Beyond the Farthest Star Aug22

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Beyond the Farthest Star

“Knowing is half the battle.” – G.I. Joe

BEY_OneSheetBeyond the Farthest Star
Pathlight Entertainment

I’ve been sensing a theme in storytelling lately that has crossed genres from television to books to film. That trend might best be summed up in the ancient words of the Christ; You shall know the Truth, and the Truth shall set you free.

Oh, the general market doesn’t phrase it quite that way, and even the religious entertainment market is careful to couch the message in less than religious terms, but it’s there nonetheless.

Consider, for example, a recent episode of USA’s popular drama, Burn Notice. CIA agent Michael Westen infiltrates a terrorist organization where he is interrogated to the max by the cell leader, James. In the end, Michael convinces James he has withheld nothing. “A man with no secrets can trust himself,” James declares.

In George R.R. Martin’s epic Game of Thrones fantasy series, the dwarf Tyrion Lannister advises Jon Snow, the illegitimate son of Lord Eddard Stark, to embrace who he is. “Let me give you some advice, bastard,” Tyrian says. “Never forget what you are. The rest of the world will not. Wear it like armor, and it can never be used to hurt you.”

And so it is with the upcoming indie film, Beyond the Farthest Star. The action is set in a small town in Texas. The protagonist is a preacher with a dysfunctional family. The antagonist is a politician with a former pole dancer for a wife. Sparks fly when the politician’s wife finds God, and before you know it the Nativity Scene on the public square goes up in flames. The ACLU (or whatever organization the writer used represent it in the film) gets involved, setting up a epic battle over freedom of – or freedom from – religion, depending on your point of view. But all of that is window dressing compared to what’s really going on here.

PorchThe politician, played with self-righteous indignation by veteran actor Andrew Prine (Gettysburg, The Miracle Worker), knows how to work the system. He knows there’s more to the new preacher in town that meets the eye, and he spares no expense digging up all the dirt he can to gain leverage over this supposed adversary. The preacher,  (Todd Terry – Breaking Bad) waves the politician’s dossier aside. Blackmail loses its power once the truth comes to light, and the preacher is a man with nothing to hide. Except that he does have something to hide. So does his wife. So does his daughter. So do you and I.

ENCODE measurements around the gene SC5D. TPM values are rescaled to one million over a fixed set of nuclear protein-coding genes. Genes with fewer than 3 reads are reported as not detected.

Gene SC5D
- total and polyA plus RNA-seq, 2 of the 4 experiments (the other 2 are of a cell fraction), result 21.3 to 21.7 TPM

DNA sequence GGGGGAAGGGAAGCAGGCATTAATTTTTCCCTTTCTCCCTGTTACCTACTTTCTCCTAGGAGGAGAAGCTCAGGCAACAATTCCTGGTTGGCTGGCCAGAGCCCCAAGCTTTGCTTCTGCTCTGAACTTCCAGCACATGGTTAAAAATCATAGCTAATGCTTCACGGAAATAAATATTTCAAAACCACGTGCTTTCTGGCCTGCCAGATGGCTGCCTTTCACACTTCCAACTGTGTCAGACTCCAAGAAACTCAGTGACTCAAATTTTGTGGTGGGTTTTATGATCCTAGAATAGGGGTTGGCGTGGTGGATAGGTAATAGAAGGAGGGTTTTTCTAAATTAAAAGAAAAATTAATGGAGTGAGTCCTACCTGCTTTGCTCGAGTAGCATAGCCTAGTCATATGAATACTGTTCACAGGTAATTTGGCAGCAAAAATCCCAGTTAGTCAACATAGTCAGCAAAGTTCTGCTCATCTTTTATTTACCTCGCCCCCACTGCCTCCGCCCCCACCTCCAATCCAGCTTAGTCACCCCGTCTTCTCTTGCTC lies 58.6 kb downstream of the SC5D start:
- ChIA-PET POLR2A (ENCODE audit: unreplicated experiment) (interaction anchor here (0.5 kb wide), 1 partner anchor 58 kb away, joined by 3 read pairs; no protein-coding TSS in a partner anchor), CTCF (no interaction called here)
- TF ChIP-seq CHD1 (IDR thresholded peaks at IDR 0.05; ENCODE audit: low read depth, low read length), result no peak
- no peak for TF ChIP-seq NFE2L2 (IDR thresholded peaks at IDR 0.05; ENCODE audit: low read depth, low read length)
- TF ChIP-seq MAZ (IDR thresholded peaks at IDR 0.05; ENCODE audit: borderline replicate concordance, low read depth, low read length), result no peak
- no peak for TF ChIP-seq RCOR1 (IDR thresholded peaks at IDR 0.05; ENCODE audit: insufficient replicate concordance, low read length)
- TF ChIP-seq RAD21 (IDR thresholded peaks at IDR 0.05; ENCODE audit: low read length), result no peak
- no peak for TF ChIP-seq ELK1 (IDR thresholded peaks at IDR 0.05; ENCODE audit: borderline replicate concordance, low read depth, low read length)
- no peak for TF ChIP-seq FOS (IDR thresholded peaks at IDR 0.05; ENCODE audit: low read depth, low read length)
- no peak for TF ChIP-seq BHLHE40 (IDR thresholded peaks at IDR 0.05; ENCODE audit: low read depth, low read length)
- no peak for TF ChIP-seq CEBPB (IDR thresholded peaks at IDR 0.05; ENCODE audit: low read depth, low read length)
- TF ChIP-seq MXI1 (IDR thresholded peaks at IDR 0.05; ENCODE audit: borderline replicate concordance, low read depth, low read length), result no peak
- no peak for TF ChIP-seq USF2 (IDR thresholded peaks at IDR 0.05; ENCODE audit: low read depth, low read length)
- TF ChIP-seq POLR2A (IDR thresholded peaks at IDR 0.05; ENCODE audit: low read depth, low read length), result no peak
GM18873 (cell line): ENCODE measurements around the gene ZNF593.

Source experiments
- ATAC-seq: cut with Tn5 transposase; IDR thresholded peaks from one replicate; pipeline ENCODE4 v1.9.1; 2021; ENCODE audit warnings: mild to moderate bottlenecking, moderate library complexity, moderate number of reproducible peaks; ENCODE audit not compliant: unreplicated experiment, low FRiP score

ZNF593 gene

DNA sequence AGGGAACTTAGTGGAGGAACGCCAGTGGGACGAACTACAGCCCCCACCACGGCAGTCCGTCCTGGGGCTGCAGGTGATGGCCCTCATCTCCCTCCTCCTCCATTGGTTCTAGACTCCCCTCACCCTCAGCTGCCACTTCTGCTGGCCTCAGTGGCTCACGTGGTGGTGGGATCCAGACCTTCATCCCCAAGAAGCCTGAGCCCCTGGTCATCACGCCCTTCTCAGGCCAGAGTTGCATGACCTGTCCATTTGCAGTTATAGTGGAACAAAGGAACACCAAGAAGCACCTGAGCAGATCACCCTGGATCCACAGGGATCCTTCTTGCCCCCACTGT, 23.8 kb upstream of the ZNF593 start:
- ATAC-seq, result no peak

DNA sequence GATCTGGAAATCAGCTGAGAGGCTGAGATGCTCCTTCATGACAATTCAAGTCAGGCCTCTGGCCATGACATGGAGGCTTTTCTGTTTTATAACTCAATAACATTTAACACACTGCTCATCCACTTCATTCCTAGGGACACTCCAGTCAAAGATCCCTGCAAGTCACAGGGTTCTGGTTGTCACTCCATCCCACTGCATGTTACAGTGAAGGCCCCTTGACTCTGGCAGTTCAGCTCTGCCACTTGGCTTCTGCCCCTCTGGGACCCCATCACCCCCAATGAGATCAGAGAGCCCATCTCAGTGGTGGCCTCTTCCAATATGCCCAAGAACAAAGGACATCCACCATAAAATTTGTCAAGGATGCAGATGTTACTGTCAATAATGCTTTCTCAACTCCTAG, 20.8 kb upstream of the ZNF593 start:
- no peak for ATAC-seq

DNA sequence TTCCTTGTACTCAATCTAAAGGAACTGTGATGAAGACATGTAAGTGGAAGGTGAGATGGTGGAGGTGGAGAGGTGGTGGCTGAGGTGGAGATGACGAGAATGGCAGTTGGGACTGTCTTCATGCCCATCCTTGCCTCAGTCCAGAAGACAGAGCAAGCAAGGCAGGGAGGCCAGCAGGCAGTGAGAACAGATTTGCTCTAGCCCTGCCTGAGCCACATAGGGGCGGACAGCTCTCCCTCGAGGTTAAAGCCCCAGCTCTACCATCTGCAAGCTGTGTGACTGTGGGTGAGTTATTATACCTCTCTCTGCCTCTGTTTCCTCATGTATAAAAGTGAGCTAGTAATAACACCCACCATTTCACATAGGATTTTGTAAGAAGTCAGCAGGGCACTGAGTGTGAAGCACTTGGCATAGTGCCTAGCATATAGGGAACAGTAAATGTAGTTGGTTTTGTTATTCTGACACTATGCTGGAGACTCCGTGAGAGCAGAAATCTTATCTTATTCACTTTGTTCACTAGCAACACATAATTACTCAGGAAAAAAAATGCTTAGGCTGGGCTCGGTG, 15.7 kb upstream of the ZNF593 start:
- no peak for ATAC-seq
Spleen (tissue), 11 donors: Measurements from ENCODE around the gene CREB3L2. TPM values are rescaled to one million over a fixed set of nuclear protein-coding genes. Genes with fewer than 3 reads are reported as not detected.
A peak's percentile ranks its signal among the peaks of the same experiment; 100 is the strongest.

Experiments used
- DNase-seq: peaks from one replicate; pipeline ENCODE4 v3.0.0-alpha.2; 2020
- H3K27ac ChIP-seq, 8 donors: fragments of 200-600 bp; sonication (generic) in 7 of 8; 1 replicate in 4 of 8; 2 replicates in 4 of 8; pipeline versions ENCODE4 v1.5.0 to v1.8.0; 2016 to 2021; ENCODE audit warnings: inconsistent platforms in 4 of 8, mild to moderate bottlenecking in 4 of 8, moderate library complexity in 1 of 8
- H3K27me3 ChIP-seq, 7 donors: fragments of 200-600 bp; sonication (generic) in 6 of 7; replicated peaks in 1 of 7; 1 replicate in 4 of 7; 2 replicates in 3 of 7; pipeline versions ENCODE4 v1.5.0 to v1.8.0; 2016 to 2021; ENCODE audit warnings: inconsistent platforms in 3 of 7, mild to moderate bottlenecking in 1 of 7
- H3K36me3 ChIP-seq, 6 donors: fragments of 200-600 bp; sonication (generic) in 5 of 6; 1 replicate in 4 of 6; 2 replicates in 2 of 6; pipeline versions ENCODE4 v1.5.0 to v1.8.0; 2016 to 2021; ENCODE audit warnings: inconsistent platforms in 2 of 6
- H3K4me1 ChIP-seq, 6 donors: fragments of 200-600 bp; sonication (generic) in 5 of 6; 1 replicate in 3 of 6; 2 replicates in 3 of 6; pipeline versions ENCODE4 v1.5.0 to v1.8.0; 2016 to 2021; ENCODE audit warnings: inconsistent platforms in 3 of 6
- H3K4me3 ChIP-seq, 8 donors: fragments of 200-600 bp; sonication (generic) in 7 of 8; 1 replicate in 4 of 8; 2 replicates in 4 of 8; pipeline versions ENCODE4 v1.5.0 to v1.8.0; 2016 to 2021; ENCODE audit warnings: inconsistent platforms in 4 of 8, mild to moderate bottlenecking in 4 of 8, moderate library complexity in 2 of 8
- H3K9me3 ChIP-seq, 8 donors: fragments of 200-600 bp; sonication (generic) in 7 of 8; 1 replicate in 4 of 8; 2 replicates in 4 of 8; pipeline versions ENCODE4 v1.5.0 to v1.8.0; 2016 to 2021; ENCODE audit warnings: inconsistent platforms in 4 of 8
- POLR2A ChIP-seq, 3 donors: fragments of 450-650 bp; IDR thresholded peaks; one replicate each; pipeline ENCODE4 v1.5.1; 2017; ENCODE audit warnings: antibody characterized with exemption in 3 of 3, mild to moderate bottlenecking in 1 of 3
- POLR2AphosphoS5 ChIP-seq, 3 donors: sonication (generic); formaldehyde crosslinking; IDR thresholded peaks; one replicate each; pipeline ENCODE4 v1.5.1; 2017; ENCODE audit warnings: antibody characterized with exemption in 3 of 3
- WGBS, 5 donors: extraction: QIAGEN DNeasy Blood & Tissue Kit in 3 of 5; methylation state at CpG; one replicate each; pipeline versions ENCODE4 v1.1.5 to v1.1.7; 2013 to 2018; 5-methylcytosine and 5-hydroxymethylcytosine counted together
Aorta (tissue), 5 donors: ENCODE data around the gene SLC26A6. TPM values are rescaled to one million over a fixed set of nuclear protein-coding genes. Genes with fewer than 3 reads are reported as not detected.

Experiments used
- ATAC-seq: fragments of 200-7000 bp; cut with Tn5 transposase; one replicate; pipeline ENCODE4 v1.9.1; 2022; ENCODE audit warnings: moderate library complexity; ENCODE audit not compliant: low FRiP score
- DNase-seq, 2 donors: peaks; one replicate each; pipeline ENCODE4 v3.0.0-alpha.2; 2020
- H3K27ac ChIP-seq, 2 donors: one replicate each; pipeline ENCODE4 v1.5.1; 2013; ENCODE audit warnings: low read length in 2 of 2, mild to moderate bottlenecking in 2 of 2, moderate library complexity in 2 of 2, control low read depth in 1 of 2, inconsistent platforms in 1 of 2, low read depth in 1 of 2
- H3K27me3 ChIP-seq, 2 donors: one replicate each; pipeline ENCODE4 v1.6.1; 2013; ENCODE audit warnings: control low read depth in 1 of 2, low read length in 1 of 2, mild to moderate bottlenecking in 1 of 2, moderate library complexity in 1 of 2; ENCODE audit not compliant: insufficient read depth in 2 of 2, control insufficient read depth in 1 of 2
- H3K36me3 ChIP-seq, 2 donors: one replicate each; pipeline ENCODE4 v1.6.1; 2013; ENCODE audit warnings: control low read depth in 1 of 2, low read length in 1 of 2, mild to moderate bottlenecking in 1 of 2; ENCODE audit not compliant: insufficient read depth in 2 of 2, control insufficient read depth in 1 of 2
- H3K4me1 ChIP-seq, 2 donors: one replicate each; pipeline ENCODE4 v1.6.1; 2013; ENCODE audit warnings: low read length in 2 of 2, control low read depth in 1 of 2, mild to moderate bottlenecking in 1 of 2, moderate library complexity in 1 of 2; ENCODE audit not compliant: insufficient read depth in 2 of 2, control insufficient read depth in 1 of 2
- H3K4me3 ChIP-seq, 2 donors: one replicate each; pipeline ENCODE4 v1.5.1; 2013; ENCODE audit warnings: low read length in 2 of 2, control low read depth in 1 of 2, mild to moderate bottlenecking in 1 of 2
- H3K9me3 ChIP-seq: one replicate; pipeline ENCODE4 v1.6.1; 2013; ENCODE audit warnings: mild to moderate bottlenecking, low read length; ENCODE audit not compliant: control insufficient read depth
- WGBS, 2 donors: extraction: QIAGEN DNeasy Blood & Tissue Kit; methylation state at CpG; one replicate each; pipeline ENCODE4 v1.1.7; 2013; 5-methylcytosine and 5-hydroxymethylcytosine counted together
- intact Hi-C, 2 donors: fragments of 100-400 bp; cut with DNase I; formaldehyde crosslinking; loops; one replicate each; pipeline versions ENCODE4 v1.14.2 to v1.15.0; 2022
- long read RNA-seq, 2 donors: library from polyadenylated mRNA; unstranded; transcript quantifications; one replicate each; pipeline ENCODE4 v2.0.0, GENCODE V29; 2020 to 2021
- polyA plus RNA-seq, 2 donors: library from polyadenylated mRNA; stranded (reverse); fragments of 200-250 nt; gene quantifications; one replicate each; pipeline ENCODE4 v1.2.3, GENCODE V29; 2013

And that’s really the crux of this story. The Truth will set you free, but only if you know the Truth.

Beyond the Farthest Star surprised me. Most low-budget, faith-based films feel like earnest attempts to preach to the choir – props for trying, but for the most part they just don’t measure up against their general market competition in production quality, acting quality, writing quality or just about any other kind of quality you care to mention. I usually refer to them as ‘church films,’ because nobody else would pay to see them, and even the people who do see them, don’t really like them. They’re just trying to ‘send Hollywood a message.’ Sorry. Don’t mean to step on toes. I speak the truth in love and lie not.

Beyond the Farthest Star didn’t feel like a low-budget, faith-based film to me. It felt like a movie I wouldn’t mind paying to see at the local cineplex. Production values were consistently high. The quality of acting was elevated by such industry stalwarts as Prine and Terry, along with Barry Corbin (Northern Exposure, No Country for Old Men) and Renee O’Conner (Xena: Warrior Princess) along with a standout performance by Cherami Leigh as the preacher’s troubled daughter. Most importantly, at least from my perspective as a writer, the story didn’t feel contrived. It felt like real people going through real problems and having to make real decisions that had real consequences and not all of those consequences are good. Yes, there were a couple of oh, come on, Hallmark card moments, but by the time they arrived I was so invested in the characters that I was willing to give them to the writer.

Bottom line: I liked Beyond the Farthest Star. A lot. It surprised me, intrigued me, carried me along. It was truthful and honest, and in the end left me feeling… human.

Rated PG-13 for mature thematic material, some violence and smoking, Beyond the Farthest Star opens in a limited release October 18. For more information about the movie and to purchase tickets, go to Beyond the Farthest Star website